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Integral Form

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Integral Form

Consider the following first order linear model:

This model can be described by the dynamic equation:

output = int( input - K*output )

Now look at the following model:

This model can be described by the dynamic equation:

output = ( input - ddt(output) )/K

Note that we can rewrite this equation as:

ddt(output) = input - K*output

or

output = int( input - K*output )

This is the same equation as the previous model! Apparently, both models are the same! Both models can therefore be described by the dynamic equations:

ddt(output) = input - K*output

output = int( input - K*output )

We call the first equation the differential form (no integrals). The second equation is called the integral form (no derivatives). In 20-sim, models can be entered in integral form as well as the differential form.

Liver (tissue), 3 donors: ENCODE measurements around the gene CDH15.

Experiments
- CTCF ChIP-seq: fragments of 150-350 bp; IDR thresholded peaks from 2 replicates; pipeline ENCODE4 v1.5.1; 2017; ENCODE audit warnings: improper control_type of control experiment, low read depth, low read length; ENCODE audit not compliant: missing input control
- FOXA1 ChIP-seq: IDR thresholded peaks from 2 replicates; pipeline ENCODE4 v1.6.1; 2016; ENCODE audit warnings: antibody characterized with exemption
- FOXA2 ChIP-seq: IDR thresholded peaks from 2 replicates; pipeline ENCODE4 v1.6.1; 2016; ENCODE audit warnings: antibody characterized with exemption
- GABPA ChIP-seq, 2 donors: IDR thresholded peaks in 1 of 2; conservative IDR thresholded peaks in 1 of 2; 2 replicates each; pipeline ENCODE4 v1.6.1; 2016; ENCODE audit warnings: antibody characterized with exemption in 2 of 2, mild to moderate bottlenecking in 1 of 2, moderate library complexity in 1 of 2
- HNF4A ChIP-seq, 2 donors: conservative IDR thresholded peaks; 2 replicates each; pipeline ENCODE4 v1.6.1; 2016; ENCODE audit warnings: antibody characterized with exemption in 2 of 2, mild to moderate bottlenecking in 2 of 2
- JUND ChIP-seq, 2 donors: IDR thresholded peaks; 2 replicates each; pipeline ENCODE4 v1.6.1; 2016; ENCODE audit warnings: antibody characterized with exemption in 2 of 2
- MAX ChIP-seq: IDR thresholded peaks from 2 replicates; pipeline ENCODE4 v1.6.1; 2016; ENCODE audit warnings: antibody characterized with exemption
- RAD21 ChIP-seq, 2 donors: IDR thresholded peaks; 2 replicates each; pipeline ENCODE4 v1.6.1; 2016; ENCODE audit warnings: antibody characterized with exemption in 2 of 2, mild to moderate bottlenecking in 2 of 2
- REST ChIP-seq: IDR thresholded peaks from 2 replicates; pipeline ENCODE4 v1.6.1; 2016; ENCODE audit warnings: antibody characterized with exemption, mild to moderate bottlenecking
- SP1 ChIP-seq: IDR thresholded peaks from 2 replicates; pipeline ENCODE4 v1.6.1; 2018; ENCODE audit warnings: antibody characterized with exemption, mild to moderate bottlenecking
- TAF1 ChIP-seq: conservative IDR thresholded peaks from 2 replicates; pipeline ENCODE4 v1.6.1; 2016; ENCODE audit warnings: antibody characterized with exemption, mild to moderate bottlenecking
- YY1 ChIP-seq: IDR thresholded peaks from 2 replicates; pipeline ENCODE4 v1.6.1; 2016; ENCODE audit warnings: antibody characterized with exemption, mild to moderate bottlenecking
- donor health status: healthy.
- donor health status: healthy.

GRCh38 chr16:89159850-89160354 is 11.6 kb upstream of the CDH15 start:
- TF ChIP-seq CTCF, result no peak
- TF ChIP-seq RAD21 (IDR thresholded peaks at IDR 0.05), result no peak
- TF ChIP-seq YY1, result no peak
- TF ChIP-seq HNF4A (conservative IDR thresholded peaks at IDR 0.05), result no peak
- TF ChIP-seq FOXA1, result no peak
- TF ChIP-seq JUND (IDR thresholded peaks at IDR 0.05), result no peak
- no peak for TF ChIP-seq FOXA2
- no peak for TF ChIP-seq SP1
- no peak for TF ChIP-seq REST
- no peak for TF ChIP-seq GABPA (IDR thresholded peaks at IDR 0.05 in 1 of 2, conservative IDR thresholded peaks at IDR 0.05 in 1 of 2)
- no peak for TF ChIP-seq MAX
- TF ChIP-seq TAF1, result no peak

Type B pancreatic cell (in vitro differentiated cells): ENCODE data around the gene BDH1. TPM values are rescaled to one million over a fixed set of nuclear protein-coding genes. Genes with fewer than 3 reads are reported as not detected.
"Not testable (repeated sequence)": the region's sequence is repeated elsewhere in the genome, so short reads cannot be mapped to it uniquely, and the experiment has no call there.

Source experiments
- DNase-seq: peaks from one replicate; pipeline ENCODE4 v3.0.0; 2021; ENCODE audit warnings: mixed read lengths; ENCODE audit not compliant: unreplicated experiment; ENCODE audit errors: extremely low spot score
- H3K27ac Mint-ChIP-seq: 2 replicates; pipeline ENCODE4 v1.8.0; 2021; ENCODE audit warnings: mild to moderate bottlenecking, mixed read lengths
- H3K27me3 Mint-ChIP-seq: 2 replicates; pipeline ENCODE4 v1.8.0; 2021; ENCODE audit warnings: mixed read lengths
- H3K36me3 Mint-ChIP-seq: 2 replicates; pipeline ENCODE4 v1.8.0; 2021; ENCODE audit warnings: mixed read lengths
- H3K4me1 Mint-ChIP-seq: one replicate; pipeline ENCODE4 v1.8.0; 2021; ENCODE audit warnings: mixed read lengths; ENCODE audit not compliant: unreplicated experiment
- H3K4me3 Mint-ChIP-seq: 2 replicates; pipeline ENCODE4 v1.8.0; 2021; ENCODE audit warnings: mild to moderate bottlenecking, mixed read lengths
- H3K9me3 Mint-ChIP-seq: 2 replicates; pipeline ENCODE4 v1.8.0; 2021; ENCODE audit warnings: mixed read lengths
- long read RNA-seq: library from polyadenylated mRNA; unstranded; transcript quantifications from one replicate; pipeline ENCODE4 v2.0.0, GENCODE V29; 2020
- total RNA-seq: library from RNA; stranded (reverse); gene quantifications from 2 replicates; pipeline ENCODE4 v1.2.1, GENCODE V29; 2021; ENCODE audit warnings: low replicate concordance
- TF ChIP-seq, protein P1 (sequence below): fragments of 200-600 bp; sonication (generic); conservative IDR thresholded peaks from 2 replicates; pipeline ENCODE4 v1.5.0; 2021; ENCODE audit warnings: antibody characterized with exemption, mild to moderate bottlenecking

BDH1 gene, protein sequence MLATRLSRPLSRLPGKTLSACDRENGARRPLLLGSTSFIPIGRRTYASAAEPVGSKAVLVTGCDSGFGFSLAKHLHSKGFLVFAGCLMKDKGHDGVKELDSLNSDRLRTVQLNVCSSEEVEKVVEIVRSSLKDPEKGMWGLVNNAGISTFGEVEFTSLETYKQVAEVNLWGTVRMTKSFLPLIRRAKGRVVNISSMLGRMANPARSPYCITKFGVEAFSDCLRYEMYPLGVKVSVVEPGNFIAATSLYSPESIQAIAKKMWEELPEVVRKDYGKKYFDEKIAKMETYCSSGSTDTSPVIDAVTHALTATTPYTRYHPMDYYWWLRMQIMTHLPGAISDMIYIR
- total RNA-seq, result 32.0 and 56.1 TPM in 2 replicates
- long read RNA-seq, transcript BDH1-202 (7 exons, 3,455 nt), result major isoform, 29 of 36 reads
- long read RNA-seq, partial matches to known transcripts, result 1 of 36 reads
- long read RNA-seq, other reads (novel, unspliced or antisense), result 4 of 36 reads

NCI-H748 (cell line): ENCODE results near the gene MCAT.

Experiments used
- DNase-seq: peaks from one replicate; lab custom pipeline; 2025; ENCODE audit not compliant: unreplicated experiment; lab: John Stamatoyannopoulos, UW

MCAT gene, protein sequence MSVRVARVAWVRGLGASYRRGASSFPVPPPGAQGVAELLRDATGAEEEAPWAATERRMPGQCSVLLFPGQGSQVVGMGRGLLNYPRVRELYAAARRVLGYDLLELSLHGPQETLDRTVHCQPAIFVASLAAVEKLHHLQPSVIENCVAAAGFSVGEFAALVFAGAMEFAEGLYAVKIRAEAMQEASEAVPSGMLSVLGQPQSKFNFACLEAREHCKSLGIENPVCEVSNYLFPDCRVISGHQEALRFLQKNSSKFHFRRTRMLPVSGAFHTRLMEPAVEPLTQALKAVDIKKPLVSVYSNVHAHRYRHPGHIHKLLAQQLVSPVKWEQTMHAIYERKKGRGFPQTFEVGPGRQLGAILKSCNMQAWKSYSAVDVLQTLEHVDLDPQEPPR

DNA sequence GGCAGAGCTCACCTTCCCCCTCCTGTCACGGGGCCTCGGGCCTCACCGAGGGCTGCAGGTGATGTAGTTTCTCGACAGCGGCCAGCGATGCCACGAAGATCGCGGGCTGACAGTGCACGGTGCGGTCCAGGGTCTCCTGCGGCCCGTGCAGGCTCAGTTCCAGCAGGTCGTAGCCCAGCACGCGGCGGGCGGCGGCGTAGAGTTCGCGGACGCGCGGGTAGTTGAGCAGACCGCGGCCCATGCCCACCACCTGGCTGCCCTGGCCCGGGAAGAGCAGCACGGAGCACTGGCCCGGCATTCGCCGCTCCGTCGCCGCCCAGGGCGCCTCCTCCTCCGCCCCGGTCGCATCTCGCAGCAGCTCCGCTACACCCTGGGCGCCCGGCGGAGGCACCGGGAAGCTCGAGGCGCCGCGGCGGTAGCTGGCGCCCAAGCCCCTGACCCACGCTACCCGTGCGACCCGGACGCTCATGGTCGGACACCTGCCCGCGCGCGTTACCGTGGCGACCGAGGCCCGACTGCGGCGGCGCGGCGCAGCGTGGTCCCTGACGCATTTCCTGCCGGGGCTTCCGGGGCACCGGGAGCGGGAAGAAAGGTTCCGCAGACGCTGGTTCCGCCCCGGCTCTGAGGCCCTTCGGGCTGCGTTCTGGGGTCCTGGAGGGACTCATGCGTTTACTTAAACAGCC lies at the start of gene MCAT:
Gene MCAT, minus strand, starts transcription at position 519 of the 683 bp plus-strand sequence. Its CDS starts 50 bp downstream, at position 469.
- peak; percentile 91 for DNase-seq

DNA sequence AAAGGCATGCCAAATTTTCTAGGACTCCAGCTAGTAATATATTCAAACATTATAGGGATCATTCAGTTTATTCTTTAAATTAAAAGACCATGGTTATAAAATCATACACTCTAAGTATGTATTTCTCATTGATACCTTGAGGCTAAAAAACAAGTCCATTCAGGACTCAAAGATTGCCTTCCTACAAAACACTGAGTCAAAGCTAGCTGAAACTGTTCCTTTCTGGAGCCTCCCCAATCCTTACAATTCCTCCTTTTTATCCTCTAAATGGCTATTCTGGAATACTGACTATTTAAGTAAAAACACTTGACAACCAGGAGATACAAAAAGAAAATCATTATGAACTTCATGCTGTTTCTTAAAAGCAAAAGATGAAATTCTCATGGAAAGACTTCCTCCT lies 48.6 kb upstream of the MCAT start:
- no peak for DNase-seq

Solving Differential Equations

During compilation, 20-sim will automatically try to rewrite equations into the integral form, since this leads to more efficient simulation. Sometimes an integral form cannot be found. Then algorithms will be applied to solve the differential directly. For example an equation like:

output = ddt(sin(a*time))

will be replaced by the following equation (applying the chain rule and using the known derivative for the sine function):

output = a*cos(a*time)

Sometimes a differential cannot be solved directly. Then only the Backward-Differentiation Methods can be used for simulation.

Simulation Code

After compilation simulation code is generated. The equation in integral form:

output = int( input - K*output )

will be written as:

independent state = output

independent rate = input - K*output

and can be handled by all integration methods. The equation in differential form:

ddt(output) = input - K*output

will be written as:

dependent rate = input - K*output

dependent state = output

and can only be handled by the Backward-Differentiation Methods.